Mitsui Sumitomo Insurance Welfare Foundation awards grants for innovative research on senior citizen welfare and traffic safety
- Since its establishment in Singapore in 2007, MSIWF has supported a total of 42 research projects focusing on senior citizen welfare and traffic safety with a total grant value of over SGD400,000.
- In 2017, four research applications from Singapore, out of a total of 193 received from the region, were selected and awarded grants worth SGD38,948.
- The Foundation has also made a commitment to donate 200 smart walking stick holders to the elderly in Singapore and Japan. Qanemate is an award-wining smart walking stick holder that was presented with the Ageing Asia Innovation of the Year Award in 2017.
The Mitsui Sumitomo Insurance Welfare Foundation (“MSIWF” and the “Foundation”) is pleased to announce today the award of four grants for innovative solutions focusing on senior citizen welfare and traffic safety at the 11th MSIWF Research Grant Awards 2017 ceremony held at Hotel Michael, Sentosa, Singapore.
The research grants, amounting to SGD38,948 awarded to four researchers in Singapore, focus on impactful research that could support the diagnosis of elderly men with lower urinary tract symptoms; the development of a non-intrusive fall detection monitoring system for the elderly; the adoption of appropriate child car restraints; and improving the elderly’s adherence to their treatment regimen.
In addition to the award of these grants, the Foundation has also made a commitment to donate 200 smart walking stick holders known as Qanemates to the elderly in Singapore and Japan. Designed by two young Singaporean inventors, Seng Ian Hao (aged 14) and Seng Ing Le (aged 12), Qanemate has won numerous national and international innovation awards, including the most recent 2017 Ageing Asia Innovation of the Year Award and the Singapore LTA Engineering Challenge Award.
Founded in 1975 by the Mitsui Sumitomo Insurance Company in Japan, MSIWF advocates for budding and inter-disciplinary research focused on the growing ageing population and the rising concerns over traffic safety in Asia.
This year marks the 11th year of this prestigious grant since its establishment in Singapore. To date, the Foundation has supported a total of 42 projects with a value of over SGD400,000. In total, it has awarded 2,022 grants with a value of over JPY2,339 million (approximately SGD28.2 million) in Japan, Singapore and Thailand since 1975.
Following a rigorous selection process, the 2017 winners in Singapore are:
- Dr Neo Shu Hui, Resident at Singapore General Hospital, for her research in determining the effectiveness of incorporating visual analogue uroflowmetry score (VAUS) in primary care physicians’ evaluation process of elderly men with lower urinary tract symptoms to achieve a cost effective, easily administered and non-invasive tool that could potentially reduce unnecessary referrals to specialists;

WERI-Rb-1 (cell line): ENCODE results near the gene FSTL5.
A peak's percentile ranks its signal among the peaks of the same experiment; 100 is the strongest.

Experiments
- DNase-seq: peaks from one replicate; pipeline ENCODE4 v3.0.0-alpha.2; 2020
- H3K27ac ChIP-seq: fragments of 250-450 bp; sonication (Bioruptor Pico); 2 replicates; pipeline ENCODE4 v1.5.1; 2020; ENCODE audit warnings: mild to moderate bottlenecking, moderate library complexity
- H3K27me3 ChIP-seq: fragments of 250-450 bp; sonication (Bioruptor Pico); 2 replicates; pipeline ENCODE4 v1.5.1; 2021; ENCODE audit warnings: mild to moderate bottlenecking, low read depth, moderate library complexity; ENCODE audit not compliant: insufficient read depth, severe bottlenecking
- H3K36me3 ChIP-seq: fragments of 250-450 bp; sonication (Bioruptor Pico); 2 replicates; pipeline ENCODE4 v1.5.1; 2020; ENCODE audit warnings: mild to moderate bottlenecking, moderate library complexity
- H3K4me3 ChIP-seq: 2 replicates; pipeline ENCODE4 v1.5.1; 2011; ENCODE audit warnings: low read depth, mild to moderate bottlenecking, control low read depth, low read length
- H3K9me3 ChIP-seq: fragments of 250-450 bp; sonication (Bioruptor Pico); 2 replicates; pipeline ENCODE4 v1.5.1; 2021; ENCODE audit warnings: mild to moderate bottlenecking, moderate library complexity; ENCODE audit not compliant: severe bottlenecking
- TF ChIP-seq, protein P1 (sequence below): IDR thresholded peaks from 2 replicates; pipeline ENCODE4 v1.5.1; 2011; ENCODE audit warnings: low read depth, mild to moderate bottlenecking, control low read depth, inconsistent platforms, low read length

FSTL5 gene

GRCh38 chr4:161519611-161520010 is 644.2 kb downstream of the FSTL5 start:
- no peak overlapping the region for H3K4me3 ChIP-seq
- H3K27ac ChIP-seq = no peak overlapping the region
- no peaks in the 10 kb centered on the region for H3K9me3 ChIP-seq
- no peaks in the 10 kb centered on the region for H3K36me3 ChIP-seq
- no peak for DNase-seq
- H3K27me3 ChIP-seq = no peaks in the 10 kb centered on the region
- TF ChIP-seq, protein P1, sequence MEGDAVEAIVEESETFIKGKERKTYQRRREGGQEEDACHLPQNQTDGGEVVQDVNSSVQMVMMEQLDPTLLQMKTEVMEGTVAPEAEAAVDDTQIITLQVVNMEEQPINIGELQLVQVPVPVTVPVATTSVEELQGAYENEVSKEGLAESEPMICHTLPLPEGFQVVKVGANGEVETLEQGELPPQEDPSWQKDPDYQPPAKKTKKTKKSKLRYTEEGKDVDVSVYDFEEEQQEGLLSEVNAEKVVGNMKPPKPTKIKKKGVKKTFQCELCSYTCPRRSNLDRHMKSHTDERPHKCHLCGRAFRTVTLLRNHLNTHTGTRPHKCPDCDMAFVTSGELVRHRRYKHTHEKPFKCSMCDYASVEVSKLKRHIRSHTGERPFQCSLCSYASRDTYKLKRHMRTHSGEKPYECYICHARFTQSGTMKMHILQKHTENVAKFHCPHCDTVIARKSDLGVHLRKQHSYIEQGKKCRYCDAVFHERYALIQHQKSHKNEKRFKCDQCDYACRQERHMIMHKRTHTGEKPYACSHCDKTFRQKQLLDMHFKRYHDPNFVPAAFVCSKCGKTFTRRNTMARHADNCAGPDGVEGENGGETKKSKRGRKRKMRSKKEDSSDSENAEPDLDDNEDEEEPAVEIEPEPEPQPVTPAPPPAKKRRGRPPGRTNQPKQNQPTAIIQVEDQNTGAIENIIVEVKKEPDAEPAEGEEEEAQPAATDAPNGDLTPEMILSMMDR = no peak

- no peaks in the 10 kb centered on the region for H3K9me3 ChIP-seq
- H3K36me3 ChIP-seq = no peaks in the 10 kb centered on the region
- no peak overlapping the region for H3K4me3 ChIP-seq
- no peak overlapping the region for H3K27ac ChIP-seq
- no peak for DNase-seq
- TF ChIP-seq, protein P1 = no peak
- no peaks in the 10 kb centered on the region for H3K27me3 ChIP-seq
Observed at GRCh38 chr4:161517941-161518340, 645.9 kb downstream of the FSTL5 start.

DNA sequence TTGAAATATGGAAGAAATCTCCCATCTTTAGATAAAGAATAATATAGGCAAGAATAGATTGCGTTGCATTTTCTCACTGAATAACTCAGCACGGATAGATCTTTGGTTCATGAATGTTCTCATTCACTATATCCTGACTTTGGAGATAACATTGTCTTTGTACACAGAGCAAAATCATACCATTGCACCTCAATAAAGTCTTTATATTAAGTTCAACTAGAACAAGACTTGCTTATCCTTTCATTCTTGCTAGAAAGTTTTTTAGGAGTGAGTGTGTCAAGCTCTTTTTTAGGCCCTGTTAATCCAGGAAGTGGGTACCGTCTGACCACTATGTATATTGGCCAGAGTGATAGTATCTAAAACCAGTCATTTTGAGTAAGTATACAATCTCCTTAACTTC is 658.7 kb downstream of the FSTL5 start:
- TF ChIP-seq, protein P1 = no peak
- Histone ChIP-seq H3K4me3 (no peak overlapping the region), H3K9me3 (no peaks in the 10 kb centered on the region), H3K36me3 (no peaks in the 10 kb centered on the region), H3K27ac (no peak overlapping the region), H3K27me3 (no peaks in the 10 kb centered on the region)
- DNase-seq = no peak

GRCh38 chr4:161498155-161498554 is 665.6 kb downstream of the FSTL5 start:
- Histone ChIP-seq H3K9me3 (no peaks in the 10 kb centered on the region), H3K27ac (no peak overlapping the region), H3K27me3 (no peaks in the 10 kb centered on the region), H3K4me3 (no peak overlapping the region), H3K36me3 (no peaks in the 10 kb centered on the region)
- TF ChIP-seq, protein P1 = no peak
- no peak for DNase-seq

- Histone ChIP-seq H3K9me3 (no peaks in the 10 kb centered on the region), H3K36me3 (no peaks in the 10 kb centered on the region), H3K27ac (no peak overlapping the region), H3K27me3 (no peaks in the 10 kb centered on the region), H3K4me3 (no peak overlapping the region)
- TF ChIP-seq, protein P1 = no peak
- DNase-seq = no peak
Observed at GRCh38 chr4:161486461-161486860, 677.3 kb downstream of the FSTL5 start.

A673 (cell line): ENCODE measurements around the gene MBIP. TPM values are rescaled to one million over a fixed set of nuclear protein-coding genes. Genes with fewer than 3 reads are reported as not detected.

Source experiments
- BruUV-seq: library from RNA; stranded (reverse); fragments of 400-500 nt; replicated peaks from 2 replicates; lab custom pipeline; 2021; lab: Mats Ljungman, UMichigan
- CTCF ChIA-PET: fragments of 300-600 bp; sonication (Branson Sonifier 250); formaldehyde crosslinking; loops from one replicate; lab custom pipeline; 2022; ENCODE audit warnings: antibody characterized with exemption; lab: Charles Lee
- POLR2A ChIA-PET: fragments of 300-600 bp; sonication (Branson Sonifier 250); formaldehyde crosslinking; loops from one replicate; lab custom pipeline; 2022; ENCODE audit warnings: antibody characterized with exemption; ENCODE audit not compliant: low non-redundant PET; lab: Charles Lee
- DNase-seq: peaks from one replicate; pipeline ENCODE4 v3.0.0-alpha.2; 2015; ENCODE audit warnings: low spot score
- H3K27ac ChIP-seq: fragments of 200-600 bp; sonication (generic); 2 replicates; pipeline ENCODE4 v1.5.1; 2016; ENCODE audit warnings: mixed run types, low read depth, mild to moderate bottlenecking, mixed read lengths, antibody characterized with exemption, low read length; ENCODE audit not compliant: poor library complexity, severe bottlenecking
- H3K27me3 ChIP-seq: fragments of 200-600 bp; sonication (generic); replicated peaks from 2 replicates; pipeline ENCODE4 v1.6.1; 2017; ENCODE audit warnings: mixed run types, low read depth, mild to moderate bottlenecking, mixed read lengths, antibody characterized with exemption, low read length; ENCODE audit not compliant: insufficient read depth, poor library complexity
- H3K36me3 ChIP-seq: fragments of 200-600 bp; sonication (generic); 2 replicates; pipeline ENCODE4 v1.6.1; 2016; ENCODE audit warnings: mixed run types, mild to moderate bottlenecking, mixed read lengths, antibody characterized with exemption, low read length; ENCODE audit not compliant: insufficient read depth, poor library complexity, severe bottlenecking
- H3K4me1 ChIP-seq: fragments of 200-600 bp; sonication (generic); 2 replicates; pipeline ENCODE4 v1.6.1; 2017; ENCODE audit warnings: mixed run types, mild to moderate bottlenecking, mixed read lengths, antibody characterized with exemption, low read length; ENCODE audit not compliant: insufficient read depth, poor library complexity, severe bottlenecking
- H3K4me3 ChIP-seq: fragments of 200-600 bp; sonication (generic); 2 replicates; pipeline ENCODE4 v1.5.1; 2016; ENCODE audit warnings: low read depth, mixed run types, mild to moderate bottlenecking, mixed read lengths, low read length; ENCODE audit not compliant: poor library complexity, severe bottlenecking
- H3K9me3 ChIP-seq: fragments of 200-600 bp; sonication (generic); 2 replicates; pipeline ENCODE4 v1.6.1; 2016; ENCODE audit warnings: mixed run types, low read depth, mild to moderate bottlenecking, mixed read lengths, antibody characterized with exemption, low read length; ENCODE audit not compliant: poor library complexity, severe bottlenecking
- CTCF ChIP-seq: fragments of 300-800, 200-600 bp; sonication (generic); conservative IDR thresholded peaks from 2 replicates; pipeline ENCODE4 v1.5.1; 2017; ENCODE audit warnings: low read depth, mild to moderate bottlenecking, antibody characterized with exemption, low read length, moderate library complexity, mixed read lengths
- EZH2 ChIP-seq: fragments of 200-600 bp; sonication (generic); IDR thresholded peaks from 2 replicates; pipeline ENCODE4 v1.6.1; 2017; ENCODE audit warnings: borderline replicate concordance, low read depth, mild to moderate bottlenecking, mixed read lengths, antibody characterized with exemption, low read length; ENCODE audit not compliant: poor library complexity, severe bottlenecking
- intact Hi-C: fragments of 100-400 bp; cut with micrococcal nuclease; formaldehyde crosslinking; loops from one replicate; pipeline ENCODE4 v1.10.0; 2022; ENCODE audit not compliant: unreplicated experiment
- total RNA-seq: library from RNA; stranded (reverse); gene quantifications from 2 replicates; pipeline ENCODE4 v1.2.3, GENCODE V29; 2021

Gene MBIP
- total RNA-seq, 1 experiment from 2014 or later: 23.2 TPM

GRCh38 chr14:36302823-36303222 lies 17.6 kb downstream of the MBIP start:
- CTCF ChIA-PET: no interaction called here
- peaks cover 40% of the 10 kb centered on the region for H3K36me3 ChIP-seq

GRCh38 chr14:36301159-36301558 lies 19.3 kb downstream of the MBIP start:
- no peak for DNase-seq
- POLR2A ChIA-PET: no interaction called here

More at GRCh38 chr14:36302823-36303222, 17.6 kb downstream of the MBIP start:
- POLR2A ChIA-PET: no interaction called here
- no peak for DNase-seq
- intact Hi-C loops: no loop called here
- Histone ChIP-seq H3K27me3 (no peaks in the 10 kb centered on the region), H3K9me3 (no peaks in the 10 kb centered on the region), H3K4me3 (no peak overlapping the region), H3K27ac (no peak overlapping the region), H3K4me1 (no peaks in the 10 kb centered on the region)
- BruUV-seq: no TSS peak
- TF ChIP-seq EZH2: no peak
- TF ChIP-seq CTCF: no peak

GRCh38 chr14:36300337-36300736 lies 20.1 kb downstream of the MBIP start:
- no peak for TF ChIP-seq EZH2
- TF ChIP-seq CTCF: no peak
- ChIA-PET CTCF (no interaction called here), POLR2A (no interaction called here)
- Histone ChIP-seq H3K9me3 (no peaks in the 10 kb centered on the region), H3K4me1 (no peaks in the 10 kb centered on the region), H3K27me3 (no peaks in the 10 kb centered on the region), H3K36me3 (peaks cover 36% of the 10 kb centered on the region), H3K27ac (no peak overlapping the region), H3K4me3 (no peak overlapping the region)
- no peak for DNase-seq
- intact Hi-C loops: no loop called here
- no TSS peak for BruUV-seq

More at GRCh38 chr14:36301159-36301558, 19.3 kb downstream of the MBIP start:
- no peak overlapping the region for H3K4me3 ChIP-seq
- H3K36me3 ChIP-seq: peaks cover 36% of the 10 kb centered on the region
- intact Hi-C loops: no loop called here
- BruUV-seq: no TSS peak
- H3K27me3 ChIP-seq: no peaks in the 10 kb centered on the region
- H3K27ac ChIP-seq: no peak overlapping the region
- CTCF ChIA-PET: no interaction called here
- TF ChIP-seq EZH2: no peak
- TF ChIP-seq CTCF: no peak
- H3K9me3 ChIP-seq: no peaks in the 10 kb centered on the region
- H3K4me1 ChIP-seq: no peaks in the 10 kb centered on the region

- Dr Chong Shu-Ling, Staff Physician, Department of Emergency Medicine, at KK Women’s and Children’s Hospital, for her research on understanding parental knowledge and beliefs on the use (or the lack of use) of child car restraints, in order to create the right approach when communicating to parents on child car safety;
- Professor Tan Kok Kiong at National University of Singapore, for the development of a wearable, non-intrusive, and location-based fall detection monitoring system for the elderly. The wearable device utilises an accelerometer and an additional level of sound-based detection to enhance the accuracy of fall detection;
- Ms Lim Zhiying, Senior Medical Social Worker at Singapore General Hospital, for her research to better understand elderly patients’ perspectives of their illnesses and adherence (or non-adherence) to their treatment regimens, particularly those with multiple chronic illnesses and differing physical dependency who require multiple medications daily.
Mr Alan J. Wilson, Regional CEO of MSIG Holdings (Asia) Pte Ltd, commented: “We are delighted to continue serving the communities we are immersed in, by protecting the things that matter to them. Through the Foundation, we hope to offer meaningful support to advance impactful research that can address the region’s growing concerns of caring for a rapidly ageing population, and road traffic fatalities that have put at risk or claimed many lives each year.”
In 2017, a total of 193 applications were received in Japan, Singapore, and Thailand. Of these, 40 projects (including nine from Singapore and Thailand) were selected, and four from Singapore were awarded research grants worth SGD38,948.
About Mitsui Sumitomo Insurance Welfare Foundation
Founded in 1975 by Mitsui Sumitomo Insurance Company in Japan, the Mitsui Sumitomo Insurance Welfare Foundation (MSIWF) dedicates itself in supporting two specific fields: senior citizen welfare and traffic safety. These support activities include: 1. Research grants, 2. Awards for practical and academic articles, 3. Grants for dissemination and awareness raising, and 4. Grants for facilities and projects. Research grants have been the core activity since the 1990s and expanded to Southeast Asia, namely Singapore and Thailand, in 2007. Presently, research grants account for 90% of all grants. As of 2017, the Foundation has disbursed a total of 2,022 grants with a combined value of over JPY2,339 million (approximately SGD28.2 million). In Singapore, the grant was introduced in 2007 – the first by MSIWF outside of Japan. Since then, the Foundation has disbursed over SGD400,000 worth of research grants to 42 projects, with a maximum award of SGD10,000 per research grant.
For more information, please contact the MSIG Asia communications team.